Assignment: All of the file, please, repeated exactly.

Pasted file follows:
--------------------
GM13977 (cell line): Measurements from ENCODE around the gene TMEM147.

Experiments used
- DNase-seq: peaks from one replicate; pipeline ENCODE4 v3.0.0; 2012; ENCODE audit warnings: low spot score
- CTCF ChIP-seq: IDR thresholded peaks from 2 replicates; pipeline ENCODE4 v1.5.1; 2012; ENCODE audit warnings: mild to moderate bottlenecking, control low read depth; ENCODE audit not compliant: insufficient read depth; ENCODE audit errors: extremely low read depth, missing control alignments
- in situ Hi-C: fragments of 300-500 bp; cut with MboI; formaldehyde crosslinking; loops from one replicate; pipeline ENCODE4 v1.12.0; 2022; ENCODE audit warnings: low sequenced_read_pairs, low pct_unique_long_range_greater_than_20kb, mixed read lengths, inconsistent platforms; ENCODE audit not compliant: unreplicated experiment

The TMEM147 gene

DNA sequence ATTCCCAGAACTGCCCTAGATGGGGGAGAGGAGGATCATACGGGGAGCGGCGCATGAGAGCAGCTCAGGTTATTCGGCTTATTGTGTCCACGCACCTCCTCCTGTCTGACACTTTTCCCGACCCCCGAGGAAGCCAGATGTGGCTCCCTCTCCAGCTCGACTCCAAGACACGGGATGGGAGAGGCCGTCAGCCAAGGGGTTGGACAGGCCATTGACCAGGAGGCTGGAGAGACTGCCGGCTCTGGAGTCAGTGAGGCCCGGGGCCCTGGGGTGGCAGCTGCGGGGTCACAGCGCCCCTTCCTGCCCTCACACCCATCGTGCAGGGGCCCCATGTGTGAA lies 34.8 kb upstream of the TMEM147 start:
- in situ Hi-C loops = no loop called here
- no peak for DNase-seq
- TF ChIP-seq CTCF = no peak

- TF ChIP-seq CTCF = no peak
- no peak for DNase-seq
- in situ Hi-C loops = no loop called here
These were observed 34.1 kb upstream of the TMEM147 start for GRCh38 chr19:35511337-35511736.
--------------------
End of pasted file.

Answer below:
GM13977 (cell line): Measurements from ENCODE around the gene TMEM147.

Experiments used
- DNase-seq: peaks from one replicate; pipeline ENCODE4 v3.0.0; 2012; ENCODE audit warnings: low spot score
- CTCF ChIP-seq: IDR thresholded peaks from 2 replicates; pipeline ENCODE4 v1.5.1; 2012; ENCODE audit warnings: mild to moderate bottlenecking, control low read depth; ENCODE audit not compliant: insufficient read depth; ENCODE audit errors: extremely low read depth, missing control alignments
- in situ Hi-C: fragments of 300-500 bp; cut with MboI; formaldehyde crosslinking; loops from one replicate; pipeline ENCODE4 v1.12.0; 2022; ENCODE audit warnings: low sequenced_read_pairs, low pct_unique_long_range_greater_than_20kb, mixed read lengths, inconsistent platforms; ENCODE audit not compliant: unreplicated experiment

The TMEM147 gene

DNA sequence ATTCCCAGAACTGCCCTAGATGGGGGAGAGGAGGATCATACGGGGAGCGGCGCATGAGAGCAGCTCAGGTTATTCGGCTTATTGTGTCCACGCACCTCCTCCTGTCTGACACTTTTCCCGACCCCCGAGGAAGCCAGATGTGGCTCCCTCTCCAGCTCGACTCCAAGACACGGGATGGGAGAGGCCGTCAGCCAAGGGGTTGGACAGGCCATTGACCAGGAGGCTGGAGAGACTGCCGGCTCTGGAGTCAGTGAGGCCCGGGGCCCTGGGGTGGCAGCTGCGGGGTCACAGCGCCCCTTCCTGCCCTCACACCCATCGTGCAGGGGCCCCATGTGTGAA lies 34.8 kb upstream of the TMEM147 start:
- in situ Hi-C loops = no loop called here
- no peak for DNase-seq
- TF ChIP-seq CTCF = no peak

- TF ChIP-seq CTCF = no peak
- no peak for DNase-seq
- in situ Hi-C loops = no loop called here
These were observed 34.1 kb upstream of the TMEM147 start for GRCh38 chr19:35511337-35511736.